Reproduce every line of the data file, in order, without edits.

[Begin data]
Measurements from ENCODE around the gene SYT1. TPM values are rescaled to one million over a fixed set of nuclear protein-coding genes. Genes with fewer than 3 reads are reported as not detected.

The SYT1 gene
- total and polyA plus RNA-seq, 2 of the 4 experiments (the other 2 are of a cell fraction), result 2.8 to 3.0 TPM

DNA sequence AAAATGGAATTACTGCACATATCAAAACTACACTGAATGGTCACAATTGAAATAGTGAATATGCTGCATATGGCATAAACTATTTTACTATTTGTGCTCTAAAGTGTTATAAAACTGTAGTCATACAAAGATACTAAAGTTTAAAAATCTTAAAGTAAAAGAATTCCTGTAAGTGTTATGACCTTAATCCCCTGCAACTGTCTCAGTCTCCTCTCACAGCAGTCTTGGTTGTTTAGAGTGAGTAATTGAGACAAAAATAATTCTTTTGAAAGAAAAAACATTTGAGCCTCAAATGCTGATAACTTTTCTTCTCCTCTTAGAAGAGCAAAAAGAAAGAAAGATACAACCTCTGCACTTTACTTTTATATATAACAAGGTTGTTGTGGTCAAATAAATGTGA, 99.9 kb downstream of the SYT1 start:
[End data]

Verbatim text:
Measurements from ENCODE around the gene SYT1. TPM values are rescaled to one million over a fixed set of nuclear protein-coding genes. Genes with fewer than 3 reads are reported as not detected.

The SYT1 gene
- total and polyA plus RNA-seq, 2 of the 4 experiments (the other 2 are of a cell fraction), result 2.8 to 3.0 TPM

DNA sequence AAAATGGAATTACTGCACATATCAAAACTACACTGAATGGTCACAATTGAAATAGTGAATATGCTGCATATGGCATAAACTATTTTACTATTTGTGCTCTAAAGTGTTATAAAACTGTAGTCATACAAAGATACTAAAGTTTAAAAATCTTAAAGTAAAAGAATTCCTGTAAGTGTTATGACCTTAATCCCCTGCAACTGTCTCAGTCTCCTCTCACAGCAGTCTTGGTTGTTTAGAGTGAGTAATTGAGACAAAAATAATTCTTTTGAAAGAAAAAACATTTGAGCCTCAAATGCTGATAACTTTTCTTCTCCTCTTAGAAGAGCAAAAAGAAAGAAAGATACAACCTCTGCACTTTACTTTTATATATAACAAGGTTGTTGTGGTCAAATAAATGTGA, 99.9 kb downstream of the SYT1 start: